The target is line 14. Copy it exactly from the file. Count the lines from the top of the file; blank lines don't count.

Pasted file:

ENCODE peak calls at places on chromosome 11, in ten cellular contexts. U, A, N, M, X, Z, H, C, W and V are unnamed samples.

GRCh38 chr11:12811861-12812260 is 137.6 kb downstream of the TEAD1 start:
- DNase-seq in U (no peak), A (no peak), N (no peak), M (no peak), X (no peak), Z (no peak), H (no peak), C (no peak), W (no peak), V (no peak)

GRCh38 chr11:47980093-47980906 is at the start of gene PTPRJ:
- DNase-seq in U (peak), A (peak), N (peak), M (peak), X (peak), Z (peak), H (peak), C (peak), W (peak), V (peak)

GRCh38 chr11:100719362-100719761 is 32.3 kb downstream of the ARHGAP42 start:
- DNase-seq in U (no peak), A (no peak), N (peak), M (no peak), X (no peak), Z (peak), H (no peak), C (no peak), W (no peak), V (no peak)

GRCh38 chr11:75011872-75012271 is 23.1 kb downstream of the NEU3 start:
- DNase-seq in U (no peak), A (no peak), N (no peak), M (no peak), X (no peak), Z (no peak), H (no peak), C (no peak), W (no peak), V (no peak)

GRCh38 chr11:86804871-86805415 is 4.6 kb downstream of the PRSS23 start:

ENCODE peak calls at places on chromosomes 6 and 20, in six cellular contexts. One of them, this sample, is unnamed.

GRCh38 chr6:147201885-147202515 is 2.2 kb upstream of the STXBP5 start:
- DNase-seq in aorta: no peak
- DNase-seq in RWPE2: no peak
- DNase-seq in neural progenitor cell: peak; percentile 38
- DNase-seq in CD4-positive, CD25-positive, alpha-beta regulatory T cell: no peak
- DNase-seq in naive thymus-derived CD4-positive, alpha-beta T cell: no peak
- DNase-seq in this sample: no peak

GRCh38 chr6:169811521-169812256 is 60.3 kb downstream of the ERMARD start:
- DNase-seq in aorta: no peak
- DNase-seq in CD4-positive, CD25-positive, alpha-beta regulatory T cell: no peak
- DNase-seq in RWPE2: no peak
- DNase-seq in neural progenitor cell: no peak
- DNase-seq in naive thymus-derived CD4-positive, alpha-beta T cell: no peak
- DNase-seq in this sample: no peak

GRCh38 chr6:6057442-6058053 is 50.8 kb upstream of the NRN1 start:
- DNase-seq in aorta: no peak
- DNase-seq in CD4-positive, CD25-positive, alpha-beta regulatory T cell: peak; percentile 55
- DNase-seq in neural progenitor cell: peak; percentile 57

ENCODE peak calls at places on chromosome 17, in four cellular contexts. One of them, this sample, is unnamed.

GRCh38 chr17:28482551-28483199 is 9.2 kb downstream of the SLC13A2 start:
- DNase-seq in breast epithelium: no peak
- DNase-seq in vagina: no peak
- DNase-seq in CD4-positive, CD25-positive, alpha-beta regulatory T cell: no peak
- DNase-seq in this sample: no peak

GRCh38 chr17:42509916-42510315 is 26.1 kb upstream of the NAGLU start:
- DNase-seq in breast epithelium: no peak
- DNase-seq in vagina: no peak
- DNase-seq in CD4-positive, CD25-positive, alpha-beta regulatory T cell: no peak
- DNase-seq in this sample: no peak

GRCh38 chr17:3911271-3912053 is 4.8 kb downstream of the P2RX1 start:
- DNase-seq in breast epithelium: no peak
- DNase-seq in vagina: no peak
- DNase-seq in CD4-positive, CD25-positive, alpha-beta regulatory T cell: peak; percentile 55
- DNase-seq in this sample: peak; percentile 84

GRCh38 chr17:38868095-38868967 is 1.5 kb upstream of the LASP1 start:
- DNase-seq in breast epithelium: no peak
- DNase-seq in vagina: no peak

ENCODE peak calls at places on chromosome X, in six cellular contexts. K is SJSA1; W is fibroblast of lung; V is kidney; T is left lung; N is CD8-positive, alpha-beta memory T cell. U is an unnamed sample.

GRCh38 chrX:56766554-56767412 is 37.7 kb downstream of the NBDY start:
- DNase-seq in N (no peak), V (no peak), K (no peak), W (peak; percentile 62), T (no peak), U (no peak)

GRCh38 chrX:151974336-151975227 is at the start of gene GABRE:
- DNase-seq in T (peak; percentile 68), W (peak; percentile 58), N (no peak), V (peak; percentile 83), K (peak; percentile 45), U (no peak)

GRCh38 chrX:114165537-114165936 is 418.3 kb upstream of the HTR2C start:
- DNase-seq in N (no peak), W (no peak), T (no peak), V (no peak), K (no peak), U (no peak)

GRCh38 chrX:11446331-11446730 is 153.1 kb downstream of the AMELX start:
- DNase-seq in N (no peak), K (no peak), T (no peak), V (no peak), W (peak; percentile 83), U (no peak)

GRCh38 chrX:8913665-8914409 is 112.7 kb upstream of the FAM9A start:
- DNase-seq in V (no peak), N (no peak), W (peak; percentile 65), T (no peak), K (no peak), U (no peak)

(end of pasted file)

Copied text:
- DNase-seq in RWPE2: no peak